Metacore acquires Supercell’s Everdale. It’s not often we see companies acquire a discontinued game, but that’s exactly what happened this week. Everdale, a casual farming simulator game, was sunsetted by Supercell late last year, as it never quite showed the level of upside Supercell was looking for. But is Everdale not performant enough for Supercell or not performant enough in general? We’ll find out soon enough. As we discussed in a previous deconstruction, Everdale took the unique approach of incentivizing a high number of check-ins instead of a high amount of time spent playing, which created interesting complications around monetization. After all, can a game that doesn’t optimize around time spent playing (and rather short check-ins) still become a major revenue hit? We’re curious to see where Metacore — the Finland-based company behind hit-game Merge Mansion — takes the game next, including just how much they’re willing to change it.

Troubles mount across the esports world. It’s long known at this point that esports companies are both highly competitive, little differentiated (usually), and typically survive on lackluster business models. Over the past couple weeks we’ve seen a handful of troubling stories. For starters, FaZe — which is best known for its large roster of creators — is facing big financial issues; after going public via a SPAC half a year ago, the stock price has fallen from a high of $24.69 to a meager $0.74 (a $53M market cap) and now faces the threat of delisting. Is this a surprise? We’re also seeing issues mount in the Overwatch League (whose days may be limited). After years of high operating costs and low revenues — not to mention exorbitant buy-ins for franchise teams — plus the fact Overwatch was left largely devoid of new, great content for a couple years — teams have begun a collective bargaining process to hopefully attain economic relief. Lastly, even a promising company like 100 Thieves — which appears to have a real business across several diverse revenue streams — recently conducted layoffs. If the strongest orgs feel the need to cut back, it’s not a great sign for everyone else.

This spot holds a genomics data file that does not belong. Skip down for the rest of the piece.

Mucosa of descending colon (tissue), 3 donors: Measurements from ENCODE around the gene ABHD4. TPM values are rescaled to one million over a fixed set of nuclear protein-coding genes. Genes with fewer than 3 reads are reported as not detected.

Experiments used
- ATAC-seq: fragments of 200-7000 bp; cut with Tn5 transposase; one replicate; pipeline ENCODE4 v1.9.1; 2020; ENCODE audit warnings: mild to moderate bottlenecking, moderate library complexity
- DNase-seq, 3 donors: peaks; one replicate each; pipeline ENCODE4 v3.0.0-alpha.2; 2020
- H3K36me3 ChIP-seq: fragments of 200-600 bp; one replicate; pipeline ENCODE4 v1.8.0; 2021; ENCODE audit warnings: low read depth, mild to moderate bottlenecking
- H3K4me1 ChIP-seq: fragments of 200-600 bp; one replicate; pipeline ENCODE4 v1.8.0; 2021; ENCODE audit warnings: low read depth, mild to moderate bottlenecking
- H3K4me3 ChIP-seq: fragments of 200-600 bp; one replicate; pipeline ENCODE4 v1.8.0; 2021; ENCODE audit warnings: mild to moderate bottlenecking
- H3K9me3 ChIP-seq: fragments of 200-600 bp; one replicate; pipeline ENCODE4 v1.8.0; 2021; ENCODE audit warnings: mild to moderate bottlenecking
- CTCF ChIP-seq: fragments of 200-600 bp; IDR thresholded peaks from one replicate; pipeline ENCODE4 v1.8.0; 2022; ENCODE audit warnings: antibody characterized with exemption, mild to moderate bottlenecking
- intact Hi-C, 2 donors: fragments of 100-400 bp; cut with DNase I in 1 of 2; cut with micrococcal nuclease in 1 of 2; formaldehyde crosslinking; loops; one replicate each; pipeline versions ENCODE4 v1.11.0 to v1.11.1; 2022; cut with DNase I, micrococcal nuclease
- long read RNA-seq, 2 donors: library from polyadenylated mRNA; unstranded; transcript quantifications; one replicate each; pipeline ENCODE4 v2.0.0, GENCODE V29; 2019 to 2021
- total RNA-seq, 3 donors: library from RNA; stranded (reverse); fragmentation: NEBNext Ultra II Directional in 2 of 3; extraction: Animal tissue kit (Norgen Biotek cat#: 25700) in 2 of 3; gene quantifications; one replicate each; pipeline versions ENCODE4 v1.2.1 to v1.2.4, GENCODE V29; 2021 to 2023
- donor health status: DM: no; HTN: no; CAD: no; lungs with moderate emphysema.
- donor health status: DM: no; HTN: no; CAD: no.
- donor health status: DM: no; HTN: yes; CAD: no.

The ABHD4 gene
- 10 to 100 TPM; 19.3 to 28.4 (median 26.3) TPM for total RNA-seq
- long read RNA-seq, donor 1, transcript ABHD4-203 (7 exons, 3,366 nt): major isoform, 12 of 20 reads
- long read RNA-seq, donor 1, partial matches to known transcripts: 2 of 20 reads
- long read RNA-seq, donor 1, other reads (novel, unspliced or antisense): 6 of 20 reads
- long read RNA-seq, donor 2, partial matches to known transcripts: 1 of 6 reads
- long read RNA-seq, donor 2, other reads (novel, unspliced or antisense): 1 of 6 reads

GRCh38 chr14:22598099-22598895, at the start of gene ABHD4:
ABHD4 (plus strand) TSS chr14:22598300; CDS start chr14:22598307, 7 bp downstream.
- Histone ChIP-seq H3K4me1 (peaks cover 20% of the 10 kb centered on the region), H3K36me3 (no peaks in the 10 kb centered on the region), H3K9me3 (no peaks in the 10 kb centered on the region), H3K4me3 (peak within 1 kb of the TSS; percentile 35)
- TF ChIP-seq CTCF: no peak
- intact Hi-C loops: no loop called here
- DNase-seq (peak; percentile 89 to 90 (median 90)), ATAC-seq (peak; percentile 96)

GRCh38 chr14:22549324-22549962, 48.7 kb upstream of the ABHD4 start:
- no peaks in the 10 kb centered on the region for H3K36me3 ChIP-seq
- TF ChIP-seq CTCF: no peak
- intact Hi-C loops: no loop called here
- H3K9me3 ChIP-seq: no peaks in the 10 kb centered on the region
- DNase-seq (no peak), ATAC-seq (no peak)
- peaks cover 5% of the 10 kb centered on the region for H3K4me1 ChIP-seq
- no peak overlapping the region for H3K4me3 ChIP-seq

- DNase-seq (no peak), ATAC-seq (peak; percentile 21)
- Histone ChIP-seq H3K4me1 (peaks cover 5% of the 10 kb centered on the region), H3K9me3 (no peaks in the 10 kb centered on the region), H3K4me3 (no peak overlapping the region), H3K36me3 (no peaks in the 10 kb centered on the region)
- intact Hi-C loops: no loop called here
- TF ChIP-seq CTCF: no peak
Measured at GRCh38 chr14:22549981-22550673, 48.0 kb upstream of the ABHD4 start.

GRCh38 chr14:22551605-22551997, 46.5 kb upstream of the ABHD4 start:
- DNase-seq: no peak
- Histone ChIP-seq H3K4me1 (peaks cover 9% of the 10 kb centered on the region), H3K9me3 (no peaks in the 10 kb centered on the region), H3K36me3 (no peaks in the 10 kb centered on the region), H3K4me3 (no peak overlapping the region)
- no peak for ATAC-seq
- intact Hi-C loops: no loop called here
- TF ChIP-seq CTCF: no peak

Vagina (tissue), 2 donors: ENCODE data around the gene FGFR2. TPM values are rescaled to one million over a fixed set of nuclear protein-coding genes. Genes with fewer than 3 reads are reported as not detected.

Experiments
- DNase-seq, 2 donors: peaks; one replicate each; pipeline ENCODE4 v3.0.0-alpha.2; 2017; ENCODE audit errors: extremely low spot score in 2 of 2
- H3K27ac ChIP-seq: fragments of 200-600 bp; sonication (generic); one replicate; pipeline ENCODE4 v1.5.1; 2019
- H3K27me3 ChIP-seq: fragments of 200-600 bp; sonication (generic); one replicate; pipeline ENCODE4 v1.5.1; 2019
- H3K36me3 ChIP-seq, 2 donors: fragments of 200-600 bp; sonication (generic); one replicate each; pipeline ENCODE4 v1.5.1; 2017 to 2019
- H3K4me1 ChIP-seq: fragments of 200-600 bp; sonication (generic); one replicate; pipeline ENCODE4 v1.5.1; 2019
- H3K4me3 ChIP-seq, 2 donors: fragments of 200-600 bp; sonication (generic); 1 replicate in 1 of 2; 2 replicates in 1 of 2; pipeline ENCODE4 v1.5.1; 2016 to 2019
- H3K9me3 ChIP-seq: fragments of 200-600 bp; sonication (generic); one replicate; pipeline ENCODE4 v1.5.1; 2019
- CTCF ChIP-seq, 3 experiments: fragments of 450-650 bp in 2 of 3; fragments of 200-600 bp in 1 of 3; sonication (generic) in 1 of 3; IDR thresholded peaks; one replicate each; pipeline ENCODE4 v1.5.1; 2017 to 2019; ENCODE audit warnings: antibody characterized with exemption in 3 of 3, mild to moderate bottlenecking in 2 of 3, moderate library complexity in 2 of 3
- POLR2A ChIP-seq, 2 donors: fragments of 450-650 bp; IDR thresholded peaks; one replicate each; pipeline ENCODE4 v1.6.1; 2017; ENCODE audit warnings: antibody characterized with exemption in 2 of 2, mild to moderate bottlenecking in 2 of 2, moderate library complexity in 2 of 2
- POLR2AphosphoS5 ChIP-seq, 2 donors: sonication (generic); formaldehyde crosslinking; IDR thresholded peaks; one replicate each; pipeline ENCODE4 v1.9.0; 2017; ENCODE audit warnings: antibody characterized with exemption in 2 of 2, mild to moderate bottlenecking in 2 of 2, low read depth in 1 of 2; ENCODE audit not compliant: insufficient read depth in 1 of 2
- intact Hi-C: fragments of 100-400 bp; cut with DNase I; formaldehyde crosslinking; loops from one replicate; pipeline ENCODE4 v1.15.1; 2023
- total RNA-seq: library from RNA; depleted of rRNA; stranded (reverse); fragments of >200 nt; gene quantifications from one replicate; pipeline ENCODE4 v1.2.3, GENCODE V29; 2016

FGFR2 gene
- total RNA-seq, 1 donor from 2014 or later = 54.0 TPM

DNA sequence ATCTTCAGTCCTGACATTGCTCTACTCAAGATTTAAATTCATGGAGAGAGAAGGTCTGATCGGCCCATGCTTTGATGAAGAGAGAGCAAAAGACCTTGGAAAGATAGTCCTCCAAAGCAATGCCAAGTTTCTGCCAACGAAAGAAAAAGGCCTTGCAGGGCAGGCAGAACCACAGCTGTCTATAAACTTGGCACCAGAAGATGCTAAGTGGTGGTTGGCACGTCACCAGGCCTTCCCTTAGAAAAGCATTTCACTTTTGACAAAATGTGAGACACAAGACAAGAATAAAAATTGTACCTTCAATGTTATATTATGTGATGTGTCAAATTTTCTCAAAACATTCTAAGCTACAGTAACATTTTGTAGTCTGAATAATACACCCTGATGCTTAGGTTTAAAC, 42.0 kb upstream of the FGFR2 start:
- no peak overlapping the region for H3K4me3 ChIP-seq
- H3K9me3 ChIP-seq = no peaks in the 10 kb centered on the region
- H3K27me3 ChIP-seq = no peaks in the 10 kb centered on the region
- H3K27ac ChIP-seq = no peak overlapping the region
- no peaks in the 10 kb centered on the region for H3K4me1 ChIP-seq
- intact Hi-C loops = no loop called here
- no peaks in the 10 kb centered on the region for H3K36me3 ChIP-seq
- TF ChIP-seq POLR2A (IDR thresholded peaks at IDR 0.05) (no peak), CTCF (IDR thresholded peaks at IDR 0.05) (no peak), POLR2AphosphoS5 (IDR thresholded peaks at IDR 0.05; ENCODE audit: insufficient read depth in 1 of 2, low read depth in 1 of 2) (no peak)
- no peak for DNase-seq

Fractal launches on Polygon. Fractal, the web3 gaming focused marketplace and platform (created by ex-Twitch founder Justin Kan), has been branching out recently. The platform initially was built for Solana, but the team added support for Ethereum last October and just announced that it will now support Polygon. This is a nice pick-up for Polygon since Fractal is a popular platform for players to discover new web3 games. And it’s a very nice addition for Fractal, since Polygon can bring its full ecosystem to the table; in fact, it was simultaneously announced that 30 Polygon-based games would support Fractal at launch. Tomorrow, Naavik Pro is diving even deeper into this deal if you want to learn more, but for now we’re just excited to see cross-chain ecosystem partnerships gaining steam.

In Other News

💸 Funding & Acquisitions:

  • Earnings: Mircrosoft
  • Voldex, a studio that primarily builds on Roblox, raised a Series A from a16z. Link
  • Metacore acquired Everdale from Supercell. Link
  • Turkey-based Games United raised at a $60M valuation. Link
  • Merriam-Webster acquired Quordle

📊 Business:

  • Where are people going to advertise their games in 2023? Link
  • LoL was hacked, but no player data was compromised. Link
  • WaPo shut down launcher (a huge loss for the games journalism). Link

🕹 Culture & Games:

  • Playtika launched a web3 gaming experience for Slotomania. Link
  • Among Us VR has sold 1M copies. Link
  • Netflix games have passed 40M cumulative downloads. Link

👾 Miscellaneous Musings:

  • How battle passes, multiplayer events, and targeted ads changed Beatstar’s trajectory. Link
  • Xbox Developer Direct. Link
  • Prime Gaming 2022 year in review. Link
  • Roblox 2022 year in review. Link
  • What is the most useless piece of video game knowledge you know? Link

This Week In Naavik Pro

Games Photo

Looking for more great games industry analysis? Check out Naavik Pro! 

This past week the Naavik Pro team published:

  • A deconstruction on home design game Redecor, including analysis of the impact of Playtika’s acquisition and its massive economy changes.
  • A tokenomics deep dive into Illuvium, Crypto Univorns, Splinterland, and Star Atlas. We introduce a new concept called “the smoke test” to help determine whether any web3 game is ponzinomic or not.
  • A research essay on Africa’s mobile games market, plus the role of Carry1st as an emerging developer and publisher in the region. 
  • Analysis of MAG Interactive’s Q1 earnings, Yuga Labs’ first game, Dookey Dash, as well as coverage on Plai Labs’ spin-off out of Jam City.
  • An updated game radar with takes on Ultimate Sackboy and Frozen City.

This upcoming week, we’re publishing our next mega mobile genre report on the puzzle market, a research essay about the emergence of web3 FPS games, analysis on Coin Master’s recent surprising growth, coverage of Fractal’s move onto Polygon, and an update on Parallel (and its upcoming card game). And there’s much more coming after that!

If interested in learning more or signing up, request a demo below.